Doctors’ orders need to be the real advice on what happens next for football players

Hugo Lloris tries to work out where he is probably after asking if he can keep playing for Tottenha

Hugo Lloris tries to work out where he is probably after asking if he can keep playing for Tottenham at Everton. - Credit: PA Wire/Press Association Images

Perhaps this subject should’ve been covered on this page a week ago, but I can’t help thinking there are a few good reasons why it still deserves some white space.

Quite a few of Robert Snodgrass’ comments after Norwich City’s thrilling comeback against West Ham were ear-catching – but none more than these…

“I got a sore one against Manchester United,” said Snodgrass. “I actually wanted to stay on the park but the doc said I had to come off. And as you can see, I got a kick in the face today (cue needless point to his by this time hugely swollen nose).”

Allow me to remind you that in the League Cup exit at Old Trafford, Snodgrass left in a neck brace and on oxygen. Carrying on was never an option – just the default reaction of a player who didn’t know where he was, but desperately didn’t want to go anywhere else.

Even if the only things Snodgrass remembered were rising to challenge for the ball, and then the club doctor “foaming at the mouth” trying to help his stricken player.


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It’s the perfect example of a quite simple rule that surely has to be introduced sooner rather than later: do not leave the decision as to whether a player should continue playing after losing consciousness, to the player.

Hugo Lloris’ admirable show of commitment to the Tottenham cause at Everton should have been just that – a show. Not a successful attempt at staying on the pitch.

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Against Newcastle, the Frenchman was withdrawn before kick-off on medical grounds, in turn leaving his manager visibly furious – presumably feeling undermined. Instead, he should realise how out-dated the old sham of ignorant football commitment is. And that goes for the game as a whole.

While the issue is more frequent and of greater significance in sports like rugby and American football, that should almost allow football here to set an example. To be a leader in ensuring players who have suffered concussion are automatically given time to recuperate – as they would with any other injury.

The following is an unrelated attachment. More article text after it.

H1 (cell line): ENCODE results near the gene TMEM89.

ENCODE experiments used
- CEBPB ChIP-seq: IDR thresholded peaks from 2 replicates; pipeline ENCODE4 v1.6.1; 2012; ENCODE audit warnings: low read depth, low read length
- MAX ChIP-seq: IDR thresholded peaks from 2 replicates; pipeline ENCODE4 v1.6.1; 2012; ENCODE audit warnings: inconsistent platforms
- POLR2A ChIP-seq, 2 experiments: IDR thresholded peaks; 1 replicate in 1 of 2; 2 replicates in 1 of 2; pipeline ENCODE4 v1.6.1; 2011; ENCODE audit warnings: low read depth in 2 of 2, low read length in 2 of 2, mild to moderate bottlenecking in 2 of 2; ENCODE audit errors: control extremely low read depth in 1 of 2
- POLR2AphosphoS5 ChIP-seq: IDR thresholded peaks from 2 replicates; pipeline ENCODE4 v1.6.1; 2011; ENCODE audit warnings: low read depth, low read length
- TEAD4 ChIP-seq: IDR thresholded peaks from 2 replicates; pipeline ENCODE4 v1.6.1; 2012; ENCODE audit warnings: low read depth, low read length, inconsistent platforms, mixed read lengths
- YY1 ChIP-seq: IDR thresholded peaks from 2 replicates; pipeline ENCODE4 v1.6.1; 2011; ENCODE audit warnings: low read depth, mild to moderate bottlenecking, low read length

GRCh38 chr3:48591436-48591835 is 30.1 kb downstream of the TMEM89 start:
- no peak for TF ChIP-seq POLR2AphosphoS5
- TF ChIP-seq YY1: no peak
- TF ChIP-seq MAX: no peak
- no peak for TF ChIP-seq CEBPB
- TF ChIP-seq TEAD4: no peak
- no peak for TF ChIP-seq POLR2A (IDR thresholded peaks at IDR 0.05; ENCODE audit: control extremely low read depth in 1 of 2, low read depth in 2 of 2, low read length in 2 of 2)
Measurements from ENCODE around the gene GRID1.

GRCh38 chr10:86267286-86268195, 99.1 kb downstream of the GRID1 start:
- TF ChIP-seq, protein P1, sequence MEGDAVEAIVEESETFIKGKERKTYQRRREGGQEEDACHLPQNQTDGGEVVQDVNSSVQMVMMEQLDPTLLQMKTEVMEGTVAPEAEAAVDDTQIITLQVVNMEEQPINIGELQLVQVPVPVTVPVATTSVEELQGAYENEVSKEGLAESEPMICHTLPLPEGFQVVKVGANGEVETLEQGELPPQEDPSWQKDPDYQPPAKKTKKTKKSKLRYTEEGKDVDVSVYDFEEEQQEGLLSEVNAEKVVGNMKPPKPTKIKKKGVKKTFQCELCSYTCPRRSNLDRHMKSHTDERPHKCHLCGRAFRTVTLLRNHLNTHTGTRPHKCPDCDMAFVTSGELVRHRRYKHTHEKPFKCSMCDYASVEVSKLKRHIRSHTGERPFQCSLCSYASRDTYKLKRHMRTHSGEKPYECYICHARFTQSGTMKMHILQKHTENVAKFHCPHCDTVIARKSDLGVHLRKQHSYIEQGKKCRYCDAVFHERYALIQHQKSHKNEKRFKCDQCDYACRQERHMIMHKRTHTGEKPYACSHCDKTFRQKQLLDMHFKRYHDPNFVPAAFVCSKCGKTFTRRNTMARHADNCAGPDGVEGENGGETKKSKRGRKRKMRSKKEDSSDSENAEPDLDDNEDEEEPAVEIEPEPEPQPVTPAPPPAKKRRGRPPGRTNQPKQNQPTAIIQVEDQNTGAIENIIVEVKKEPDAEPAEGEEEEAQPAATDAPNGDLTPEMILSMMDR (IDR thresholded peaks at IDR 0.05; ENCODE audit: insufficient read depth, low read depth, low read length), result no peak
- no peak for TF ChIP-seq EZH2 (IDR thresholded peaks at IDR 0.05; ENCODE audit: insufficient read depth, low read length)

In fact, there is a bigger argument to be had over football and medical conditions for players.

After all, surely there is a current conflict of interest every weekend up and down the leagues. Say a Championship club has a talismanic player who they need playing to help them get promoted – but he is managing a worsening injury.

Knee, ankle, whatever. He can play at his usual level – but it takes pain-relieving injections.

The club needs him to play. The club’s medical staff may not be able to resist the situation of patching up their star man so he is on the pitch – even if he really needs the injury sorted, an operation, rest etc.

Yet shouldn’t it be independent medical advice so that the decision is aimed at what helps the player out in the long-term – or even beyond their playing days?

This is not criticising the vast amount of medical professionals doing fantastic work – and there are so many looking out for the players they manage and help every day. But this is criticising a system that is conflicted in its very nature and starting to look outdated.

The rules of other sports is raising the issue. The Lloris situation pointed to it. Now there need to be changes – before we’re all left wondering why no one altered the status quo.

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